Skanska is attempting to get the federal courts to find it is immune from accountability under maritime law and cannot be held responsible for the financial damage its negligence inflicted on local businesses and people affected by the closure of the Pensacola Bay Bridge. In a new court filing, Levin Papantonio Rafferty, Aylstock Witkin, Kreis & Overholtz, Beggs & Lane, and Zarzaur Law argue that maritime law does not apply to bridge builders like Skanska and that Skanska must be held to account under Florida law.

Pensacola, Fla., February 25, 2021 – Levin Papantonio Rafferty, Aylstock Witkin, Beggs & Lane and Zaurzar Law have jointly filed a motion to dismiss Skanska’s federal court filings attempting to immunize itself from responsibility to the businesses and people of the community. The Bridge has been shut down since September 16, 2020, when Hurricane Sally hit the Pensacola area. Skanska, a construction company hired by the Florida Dept. of Transportation to build the new bridge over Pensacola Bay, is facing more than one-hundred lawsuits because the company did not follow its own Hurricane Preparedness Plans and caused its equipment to destroy portions of the bridge. The closure of this vital community connector has caused crippling hardships on local business owners who rely on the steady flow of traffic between the two communities to support them.

“Hundreds of businesses and thousands of people in the Pensacola, Gulf Breeze and Pensacola Beach community are suffering because of Skanska’s negligence,” said Levin Papantonio Rafferty attorney Brian Barr. “Skanska views maritime law as a sword to preclude recovery for all businesses and individuals who were not physically impacted by one of Skanska’s barges but are suffering clearly foreseeable economic loss.”

The attorneys say that Skanska, as a construction company that was acting as a typical bridge builder, is subject to the laws of the State of Florida and not maritime law as their actions in the building of the Bridge have no relationship to traditional maritime activity. Just because Skanska bid upon and was awarded a contract to build a bridge over the water does not lead to the application of maritime law.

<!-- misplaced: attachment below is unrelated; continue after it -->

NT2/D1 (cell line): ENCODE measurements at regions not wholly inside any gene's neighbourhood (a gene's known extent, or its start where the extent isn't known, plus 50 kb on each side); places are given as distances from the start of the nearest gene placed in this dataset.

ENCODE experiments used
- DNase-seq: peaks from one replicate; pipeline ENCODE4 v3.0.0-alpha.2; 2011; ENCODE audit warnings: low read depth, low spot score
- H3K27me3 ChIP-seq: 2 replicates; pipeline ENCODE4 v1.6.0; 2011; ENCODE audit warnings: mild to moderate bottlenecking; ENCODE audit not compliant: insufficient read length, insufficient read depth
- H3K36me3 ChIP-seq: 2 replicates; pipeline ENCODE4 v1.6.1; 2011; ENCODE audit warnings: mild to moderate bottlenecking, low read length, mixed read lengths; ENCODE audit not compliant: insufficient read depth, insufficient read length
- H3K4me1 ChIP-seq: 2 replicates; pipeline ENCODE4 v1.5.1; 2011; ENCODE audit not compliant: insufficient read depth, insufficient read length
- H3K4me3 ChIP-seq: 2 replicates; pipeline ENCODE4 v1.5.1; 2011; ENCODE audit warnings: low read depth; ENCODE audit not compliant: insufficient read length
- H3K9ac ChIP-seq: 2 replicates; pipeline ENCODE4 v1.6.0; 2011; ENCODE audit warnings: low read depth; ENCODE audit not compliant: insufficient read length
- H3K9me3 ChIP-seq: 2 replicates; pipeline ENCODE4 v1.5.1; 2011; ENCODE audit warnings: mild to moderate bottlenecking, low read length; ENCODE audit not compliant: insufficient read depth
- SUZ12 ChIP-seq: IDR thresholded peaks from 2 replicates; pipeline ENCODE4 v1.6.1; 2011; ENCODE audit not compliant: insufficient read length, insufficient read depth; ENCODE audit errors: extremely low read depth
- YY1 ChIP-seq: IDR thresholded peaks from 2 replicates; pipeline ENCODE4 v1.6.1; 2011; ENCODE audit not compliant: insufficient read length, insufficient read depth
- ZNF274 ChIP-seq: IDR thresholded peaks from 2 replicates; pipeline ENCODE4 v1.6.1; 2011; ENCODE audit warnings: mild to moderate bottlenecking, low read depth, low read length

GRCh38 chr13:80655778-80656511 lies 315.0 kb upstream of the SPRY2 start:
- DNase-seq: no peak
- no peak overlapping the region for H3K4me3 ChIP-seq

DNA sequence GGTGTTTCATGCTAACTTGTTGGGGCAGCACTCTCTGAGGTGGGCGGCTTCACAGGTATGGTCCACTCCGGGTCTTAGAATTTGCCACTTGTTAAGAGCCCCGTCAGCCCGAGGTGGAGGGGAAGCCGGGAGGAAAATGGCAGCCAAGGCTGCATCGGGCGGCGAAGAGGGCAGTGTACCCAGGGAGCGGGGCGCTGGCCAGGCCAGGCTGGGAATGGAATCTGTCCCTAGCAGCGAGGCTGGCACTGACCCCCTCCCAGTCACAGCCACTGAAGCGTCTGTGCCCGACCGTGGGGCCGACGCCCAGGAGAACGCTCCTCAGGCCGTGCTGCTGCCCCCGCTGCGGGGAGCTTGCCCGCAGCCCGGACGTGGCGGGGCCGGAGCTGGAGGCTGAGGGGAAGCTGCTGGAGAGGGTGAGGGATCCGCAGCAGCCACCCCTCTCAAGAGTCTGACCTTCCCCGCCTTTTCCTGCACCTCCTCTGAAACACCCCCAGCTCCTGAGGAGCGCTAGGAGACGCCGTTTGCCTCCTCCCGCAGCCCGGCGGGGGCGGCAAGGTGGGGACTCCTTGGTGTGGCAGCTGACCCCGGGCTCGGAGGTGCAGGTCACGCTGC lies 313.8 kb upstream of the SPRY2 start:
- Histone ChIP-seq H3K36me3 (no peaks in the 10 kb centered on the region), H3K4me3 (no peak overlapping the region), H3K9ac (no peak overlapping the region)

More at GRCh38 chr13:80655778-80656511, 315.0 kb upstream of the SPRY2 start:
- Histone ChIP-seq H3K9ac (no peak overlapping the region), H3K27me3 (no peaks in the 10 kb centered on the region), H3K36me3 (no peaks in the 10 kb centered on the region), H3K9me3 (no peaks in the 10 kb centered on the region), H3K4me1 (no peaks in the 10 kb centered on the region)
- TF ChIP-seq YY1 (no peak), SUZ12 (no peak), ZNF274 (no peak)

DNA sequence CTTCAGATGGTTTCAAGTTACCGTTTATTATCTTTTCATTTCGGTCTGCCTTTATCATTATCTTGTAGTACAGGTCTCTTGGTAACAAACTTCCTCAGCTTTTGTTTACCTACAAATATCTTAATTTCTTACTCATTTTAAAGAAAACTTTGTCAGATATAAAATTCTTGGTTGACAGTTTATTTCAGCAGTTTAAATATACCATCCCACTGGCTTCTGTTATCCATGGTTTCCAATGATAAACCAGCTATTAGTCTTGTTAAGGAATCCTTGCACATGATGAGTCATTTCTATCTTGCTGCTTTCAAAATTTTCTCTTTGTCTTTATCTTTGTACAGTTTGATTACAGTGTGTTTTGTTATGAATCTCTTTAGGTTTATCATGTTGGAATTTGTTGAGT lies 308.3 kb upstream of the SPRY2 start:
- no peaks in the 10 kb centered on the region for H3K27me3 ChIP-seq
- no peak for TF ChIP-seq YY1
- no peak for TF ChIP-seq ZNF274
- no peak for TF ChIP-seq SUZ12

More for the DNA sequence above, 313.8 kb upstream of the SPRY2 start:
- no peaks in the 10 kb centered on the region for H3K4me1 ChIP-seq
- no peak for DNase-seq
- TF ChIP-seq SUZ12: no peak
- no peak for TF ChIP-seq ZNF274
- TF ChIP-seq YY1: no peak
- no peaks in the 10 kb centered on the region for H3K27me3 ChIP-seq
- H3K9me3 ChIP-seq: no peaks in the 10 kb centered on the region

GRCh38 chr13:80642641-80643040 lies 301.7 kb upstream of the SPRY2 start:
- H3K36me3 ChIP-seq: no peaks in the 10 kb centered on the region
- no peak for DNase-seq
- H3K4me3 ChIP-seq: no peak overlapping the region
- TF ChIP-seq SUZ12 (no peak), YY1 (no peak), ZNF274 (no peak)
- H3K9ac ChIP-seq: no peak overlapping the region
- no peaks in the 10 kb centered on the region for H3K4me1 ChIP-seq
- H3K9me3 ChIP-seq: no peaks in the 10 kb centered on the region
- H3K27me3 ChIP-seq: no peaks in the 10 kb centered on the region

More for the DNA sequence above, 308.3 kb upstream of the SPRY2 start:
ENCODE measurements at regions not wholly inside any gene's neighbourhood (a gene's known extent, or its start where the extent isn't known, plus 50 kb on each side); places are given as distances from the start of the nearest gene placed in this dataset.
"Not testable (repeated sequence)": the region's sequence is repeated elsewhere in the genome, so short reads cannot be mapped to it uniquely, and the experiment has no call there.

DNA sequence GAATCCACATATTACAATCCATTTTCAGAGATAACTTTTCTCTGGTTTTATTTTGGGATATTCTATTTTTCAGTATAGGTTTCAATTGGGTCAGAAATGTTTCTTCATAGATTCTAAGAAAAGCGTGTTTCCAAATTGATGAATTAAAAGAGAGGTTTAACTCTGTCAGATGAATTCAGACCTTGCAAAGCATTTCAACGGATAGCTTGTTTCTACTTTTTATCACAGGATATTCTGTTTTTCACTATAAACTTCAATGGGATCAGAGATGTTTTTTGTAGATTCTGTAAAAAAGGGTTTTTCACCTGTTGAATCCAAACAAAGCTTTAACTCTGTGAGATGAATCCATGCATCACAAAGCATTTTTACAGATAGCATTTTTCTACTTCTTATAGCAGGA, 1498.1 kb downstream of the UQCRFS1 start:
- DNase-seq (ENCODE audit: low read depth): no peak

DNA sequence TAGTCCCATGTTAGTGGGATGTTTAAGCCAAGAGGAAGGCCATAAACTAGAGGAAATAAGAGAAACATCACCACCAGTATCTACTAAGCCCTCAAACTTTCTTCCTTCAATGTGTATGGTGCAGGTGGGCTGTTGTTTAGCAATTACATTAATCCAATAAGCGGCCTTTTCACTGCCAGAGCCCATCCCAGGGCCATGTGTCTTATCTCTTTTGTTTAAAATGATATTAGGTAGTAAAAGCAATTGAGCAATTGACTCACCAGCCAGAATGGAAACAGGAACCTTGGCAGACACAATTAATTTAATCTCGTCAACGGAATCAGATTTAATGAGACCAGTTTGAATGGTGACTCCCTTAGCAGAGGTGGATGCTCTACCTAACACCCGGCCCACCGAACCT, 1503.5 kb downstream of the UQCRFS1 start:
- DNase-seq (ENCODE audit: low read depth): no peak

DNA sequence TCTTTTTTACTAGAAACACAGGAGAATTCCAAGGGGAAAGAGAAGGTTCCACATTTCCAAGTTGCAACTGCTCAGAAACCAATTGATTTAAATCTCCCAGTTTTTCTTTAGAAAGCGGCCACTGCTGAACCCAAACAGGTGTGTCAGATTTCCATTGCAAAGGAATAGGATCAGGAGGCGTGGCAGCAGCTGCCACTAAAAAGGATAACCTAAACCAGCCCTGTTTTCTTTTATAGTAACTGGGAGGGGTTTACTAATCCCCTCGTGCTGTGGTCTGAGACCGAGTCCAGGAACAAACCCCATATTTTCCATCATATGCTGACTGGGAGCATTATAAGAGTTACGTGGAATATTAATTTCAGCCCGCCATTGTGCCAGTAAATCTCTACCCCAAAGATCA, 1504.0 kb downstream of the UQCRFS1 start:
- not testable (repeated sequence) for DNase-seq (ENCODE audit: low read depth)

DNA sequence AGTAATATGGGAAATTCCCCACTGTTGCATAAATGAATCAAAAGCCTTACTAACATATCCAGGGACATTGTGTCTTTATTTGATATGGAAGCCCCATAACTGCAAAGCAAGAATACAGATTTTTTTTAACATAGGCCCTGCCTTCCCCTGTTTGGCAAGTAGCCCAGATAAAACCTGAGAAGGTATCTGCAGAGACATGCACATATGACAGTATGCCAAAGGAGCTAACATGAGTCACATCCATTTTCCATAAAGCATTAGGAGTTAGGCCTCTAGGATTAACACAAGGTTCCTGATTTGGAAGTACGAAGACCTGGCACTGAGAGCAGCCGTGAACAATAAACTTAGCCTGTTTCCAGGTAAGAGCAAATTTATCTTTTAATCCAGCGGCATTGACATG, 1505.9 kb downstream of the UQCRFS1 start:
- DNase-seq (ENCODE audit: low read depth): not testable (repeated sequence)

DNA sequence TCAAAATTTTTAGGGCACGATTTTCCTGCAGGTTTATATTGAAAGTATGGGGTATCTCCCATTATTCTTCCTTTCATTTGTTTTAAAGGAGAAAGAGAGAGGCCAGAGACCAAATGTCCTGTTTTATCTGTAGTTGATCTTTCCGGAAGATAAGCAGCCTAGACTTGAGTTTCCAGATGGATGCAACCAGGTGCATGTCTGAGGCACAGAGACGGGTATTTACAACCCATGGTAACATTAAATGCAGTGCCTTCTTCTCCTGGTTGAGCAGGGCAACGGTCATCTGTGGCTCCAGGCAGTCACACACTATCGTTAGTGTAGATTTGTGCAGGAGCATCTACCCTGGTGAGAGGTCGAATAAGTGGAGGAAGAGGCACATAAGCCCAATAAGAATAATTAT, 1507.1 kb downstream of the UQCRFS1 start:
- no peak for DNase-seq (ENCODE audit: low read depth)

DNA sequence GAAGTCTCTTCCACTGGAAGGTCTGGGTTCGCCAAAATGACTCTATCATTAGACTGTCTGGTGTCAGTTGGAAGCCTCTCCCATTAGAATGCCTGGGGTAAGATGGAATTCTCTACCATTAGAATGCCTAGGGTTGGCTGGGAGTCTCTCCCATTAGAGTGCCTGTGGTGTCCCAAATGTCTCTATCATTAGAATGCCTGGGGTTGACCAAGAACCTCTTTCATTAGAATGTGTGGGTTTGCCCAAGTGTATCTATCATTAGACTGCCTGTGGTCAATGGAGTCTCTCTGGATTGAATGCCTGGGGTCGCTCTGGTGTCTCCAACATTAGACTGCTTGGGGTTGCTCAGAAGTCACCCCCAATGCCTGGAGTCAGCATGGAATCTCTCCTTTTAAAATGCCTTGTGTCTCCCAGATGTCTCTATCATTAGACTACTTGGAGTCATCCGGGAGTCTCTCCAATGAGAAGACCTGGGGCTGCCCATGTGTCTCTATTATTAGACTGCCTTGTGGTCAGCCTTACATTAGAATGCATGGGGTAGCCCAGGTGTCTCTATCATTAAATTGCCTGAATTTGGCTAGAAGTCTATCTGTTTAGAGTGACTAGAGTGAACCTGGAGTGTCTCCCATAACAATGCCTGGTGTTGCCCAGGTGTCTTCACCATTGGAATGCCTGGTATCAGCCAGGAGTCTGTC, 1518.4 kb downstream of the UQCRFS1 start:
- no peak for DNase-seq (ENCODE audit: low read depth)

“Skanska is the fifth largest construction company in the world,” Sam Geisler of the Aylstock Witkin firm stated. “And yet they want the courts to believe that the company was actually engaged in maritime commerce in a twisted effort to avoid responsibility for the harms they caused area businesses and residents.”

“The ‘vessels’ in this case were barges being used as work platforms. The barges were not in navigation or under tow,” the motion states. “The rules of navigation do not need to be understood to assess Skanska’s liability. In this case, the builder of a bridge failed to secure its construction site. As a result, it allowed its equipment (fortuitously barges) to damage the project it was hired to build.”

The motion points out that Skanska failed to follow its own hurricane preparedness plan, submitted to the Florida Department of Transportation, and was even taken to task in an email by an FDOT engineer for not securing several barges that broke away and hit the bridge before Hurricane Sally even made landfall. Mr. Barr says the company had ample warning to move and secure all marine based equipment, like it had when previous storms threatened to come ashore, but instead the company chose not to take the time-consuming and expensive precautions in anticipation the storm wouldn’t hit the area.
“Skanska’s actions in failing to properly secure its worksite were clearly negligent,” the motion reads. ”While Skanska claims that it did all that it could to prepare for the approach of Hurricane Sally, the basic facts belie these contentions.”

As Mr. Geisler added, “We will not stand idly by as the fifth largest construction company in the world argues it was engaged in maritime commerce in an effort to avoid responsibility to this community.”